16 November 2016
Inflation is no longer the bogeyman!
Low interest rates and your retirement income
If you are in the retirement age bracket, you’ll remember the days of interest rates at 10% or more. In that long-lost era, a few decades ago, inflation was the No. 1 bogeyman. The government fought to keep it under control while banks competed for deposits by dangling the double-digit interest rates necessary to tempt savers.
In such a world it was reasonable to build your retirement income strategy around term deposits. And indeed, many people did just that.
How things have changed. In the low-inflation world of 2016, those who depend on fixed interest and their term deposits now find their returns shrinking each time they re-invest their nest egg.
While retirees don’t pine for the days of double-digit inflation, most would like a bit more investment return. That seems to be a forlorn hope, with central bankers around the world seemingly stuck in a low interest mode. Here in New Zealand, the Reserve Bank is signaling no relief, with another cut to the OCR on the cards.
Don’t just take our word for it. Here’s Assistant Governor Dr John McDermott speaking on 10 October 2016:
“As described in the September Official Cash Rate (OCR) review, monetary policy will continue to be accommodative. Interest rates are at multi-decade lows, and our current projections and assumptions indicate that further policy easing will be required to ensure that future inflation settles near the middle of the target range.”
Keeping your fingers crossed is not a sound financial plan
It’s pretty clear that keeping your fingers crossed for higher interest rates is not going to bear fruit. You’re then faced with two options – cut living expenses or chase higher investment returns. Neither is an appealing prospect.
But what if there were a third option. What if you could invest your retirement savings in a fund that avoided the low-interest trap but still provided certainty?
The Lifetime Income Fund is based on providing you with reliable income for the rest of your life. The Lifetime Income Fund achieves this by combining investment and insurance to provide an insured income you can depend on.
This can be a useful option for those who have been retired for a few years and are now faced with the challenge of sustaining their lifestyle on the shrinking returns from term deposits and fixed interest.
What about Ray?
Imagine a 70 year-old – let’s call him Ray – with $200,000 to invest. Currently this capital is locked away in assorted term deposits with interest rates that have declined every year since he first retired at 65. Ray is having to trim his living expenses – and he’s not happy about it. But if he were to place that money with Lifetime Income instead, he could receive a payment of $423.08 every fortnight for the rest of his life.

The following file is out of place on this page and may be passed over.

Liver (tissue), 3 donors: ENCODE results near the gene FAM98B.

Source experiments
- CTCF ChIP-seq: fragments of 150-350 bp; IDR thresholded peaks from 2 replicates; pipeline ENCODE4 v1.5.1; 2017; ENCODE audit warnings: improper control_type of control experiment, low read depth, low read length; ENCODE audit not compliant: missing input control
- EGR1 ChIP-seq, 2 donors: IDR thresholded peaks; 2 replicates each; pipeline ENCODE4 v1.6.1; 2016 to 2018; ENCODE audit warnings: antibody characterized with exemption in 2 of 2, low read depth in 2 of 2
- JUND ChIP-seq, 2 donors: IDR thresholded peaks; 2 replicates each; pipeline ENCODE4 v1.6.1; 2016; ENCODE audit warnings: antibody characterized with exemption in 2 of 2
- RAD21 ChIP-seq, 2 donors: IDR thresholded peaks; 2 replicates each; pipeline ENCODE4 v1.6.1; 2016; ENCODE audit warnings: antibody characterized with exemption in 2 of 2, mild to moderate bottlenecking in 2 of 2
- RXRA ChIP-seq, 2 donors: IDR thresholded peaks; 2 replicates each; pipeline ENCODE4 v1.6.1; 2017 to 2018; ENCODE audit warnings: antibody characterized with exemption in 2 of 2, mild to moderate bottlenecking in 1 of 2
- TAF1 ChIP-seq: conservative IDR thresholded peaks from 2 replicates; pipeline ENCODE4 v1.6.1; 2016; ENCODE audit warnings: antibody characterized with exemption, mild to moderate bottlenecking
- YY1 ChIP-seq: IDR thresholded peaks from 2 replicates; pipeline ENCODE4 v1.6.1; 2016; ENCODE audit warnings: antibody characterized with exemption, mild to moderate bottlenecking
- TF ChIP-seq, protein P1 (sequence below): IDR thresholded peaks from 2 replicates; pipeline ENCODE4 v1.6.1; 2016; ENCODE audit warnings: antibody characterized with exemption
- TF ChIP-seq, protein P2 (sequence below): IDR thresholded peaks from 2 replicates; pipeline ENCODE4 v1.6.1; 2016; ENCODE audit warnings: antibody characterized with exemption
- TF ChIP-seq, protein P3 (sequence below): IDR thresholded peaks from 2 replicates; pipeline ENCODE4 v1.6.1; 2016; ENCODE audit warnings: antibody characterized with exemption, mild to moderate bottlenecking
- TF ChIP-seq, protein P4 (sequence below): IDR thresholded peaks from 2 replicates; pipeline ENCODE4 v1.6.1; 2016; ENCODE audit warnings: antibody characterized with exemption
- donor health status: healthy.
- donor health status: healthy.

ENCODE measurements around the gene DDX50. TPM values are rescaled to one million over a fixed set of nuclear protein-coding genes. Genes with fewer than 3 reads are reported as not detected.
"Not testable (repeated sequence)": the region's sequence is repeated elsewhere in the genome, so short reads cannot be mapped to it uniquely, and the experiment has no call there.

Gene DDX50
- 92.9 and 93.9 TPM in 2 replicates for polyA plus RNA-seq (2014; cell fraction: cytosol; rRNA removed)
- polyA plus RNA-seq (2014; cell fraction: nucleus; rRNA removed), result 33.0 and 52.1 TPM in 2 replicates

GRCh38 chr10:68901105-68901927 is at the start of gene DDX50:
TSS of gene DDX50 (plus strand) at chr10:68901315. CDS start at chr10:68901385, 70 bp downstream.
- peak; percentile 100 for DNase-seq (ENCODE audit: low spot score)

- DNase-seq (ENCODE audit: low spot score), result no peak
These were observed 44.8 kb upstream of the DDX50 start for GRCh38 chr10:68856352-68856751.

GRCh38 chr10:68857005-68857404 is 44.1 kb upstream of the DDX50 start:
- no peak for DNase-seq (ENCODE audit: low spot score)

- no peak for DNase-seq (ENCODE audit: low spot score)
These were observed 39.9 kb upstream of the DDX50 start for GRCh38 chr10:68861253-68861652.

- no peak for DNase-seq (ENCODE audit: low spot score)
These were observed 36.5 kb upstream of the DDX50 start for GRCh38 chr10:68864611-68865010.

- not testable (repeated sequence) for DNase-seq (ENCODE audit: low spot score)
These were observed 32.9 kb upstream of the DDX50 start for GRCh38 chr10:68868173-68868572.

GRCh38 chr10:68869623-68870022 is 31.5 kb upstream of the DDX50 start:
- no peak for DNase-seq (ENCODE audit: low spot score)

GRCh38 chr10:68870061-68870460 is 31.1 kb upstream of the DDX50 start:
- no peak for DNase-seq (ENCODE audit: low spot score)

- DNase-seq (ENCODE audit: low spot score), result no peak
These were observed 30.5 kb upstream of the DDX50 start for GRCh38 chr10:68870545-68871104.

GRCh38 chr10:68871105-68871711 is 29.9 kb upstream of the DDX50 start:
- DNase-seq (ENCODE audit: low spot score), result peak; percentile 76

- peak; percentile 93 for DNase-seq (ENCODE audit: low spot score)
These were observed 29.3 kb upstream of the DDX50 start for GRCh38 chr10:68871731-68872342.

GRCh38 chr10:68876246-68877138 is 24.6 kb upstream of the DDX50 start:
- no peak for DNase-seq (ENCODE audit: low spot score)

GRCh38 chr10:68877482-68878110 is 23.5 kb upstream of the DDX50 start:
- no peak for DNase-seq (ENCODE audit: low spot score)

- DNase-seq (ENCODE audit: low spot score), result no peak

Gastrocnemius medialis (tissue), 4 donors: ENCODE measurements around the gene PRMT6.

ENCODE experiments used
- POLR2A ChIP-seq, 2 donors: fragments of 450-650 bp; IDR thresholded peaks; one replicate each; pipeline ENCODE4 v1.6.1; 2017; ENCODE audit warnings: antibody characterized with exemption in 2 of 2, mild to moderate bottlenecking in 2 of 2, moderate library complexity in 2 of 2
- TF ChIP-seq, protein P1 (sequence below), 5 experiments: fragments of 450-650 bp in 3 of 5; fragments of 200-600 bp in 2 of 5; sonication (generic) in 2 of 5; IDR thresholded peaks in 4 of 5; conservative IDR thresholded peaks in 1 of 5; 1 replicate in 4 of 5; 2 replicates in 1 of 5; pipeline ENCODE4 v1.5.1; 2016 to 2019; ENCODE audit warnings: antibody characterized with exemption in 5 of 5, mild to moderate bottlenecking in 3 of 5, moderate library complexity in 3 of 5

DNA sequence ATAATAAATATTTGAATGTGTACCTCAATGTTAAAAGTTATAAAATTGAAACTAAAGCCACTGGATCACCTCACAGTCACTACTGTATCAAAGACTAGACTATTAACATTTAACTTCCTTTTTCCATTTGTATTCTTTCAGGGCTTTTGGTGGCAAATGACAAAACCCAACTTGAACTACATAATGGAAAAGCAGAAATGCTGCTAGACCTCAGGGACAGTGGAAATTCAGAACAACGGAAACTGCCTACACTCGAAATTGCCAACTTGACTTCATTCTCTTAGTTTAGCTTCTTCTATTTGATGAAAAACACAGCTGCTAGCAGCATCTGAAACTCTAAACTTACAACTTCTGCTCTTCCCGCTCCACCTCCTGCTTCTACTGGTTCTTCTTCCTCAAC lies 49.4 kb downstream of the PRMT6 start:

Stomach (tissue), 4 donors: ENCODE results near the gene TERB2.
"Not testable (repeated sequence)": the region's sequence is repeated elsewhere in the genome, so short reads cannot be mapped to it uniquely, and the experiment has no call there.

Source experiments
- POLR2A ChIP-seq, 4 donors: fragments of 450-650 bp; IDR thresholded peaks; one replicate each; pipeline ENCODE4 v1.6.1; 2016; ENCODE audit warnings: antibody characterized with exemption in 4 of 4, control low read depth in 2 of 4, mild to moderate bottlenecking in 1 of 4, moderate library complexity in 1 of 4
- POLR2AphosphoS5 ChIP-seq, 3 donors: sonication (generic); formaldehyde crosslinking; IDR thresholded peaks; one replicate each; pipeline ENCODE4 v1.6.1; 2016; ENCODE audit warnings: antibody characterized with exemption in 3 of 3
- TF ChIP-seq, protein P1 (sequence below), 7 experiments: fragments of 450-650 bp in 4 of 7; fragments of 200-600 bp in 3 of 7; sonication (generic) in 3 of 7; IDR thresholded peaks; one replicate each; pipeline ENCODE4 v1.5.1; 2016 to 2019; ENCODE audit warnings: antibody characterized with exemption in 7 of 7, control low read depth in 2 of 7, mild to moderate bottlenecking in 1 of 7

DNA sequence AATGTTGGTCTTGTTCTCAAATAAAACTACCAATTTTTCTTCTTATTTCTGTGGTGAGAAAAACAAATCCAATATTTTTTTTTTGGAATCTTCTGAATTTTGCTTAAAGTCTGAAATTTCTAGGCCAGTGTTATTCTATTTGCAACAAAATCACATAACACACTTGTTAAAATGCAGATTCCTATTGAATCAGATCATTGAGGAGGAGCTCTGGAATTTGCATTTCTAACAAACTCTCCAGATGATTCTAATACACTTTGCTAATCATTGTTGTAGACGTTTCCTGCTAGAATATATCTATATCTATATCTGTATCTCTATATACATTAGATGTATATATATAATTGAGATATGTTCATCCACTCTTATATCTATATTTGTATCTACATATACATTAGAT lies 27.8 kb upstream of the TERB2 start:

Those last five words – ‘the rest of his life’ – are key. With Lifetime Income, Ray’s fortnightly income is backed by an insurance policy. If he has the good fortune to outlive his original capital, the insurance will kick in and ensure he continues to receive his fortnightly payment, regardless.
The investment is held in Ray’s name by trustees for the Lifetime Income Fund, and invested in a balanced PIE fund. This gives Ray exposure to growth assets in the share market, which have been shown to outperform bank deposits over long periods of time. It’s this combination of investment disciplines and insurance that enables the Lifetime Income Fund to offer higher income.
At 70, Ray and others like him, have had the sobering experience of entering retirement at a time of unprecedented financial turmoil. The crash of 2007 was followed by tremendous uncertainty in global markets, with quantitative easing then acting as a dampener on interest rates.
At a time when they were hoping for secure income, retirees have been faced with lower returns from the ‘safe haven’ of term deposits. But by opting for an insured income from the Lifetime Income Fund, they can enjoy certainty as well as healthy returns.
Disclosures: Martin Hawes is a director and shareholder in the Retirement Income Group Limited, the parent company of Lifetime Asset Management Limited (the issuer of the Lifetime Income Fund) and Lifetime Income Limited (the provider of the longevity insurance policy). He is also an investor in the Lifetime Income Fund. Martin is an Authorised Financial Adviser and his disclosure document is available free of charge at www.martinhawes.com. This article is of a general nature and is not personalised advice.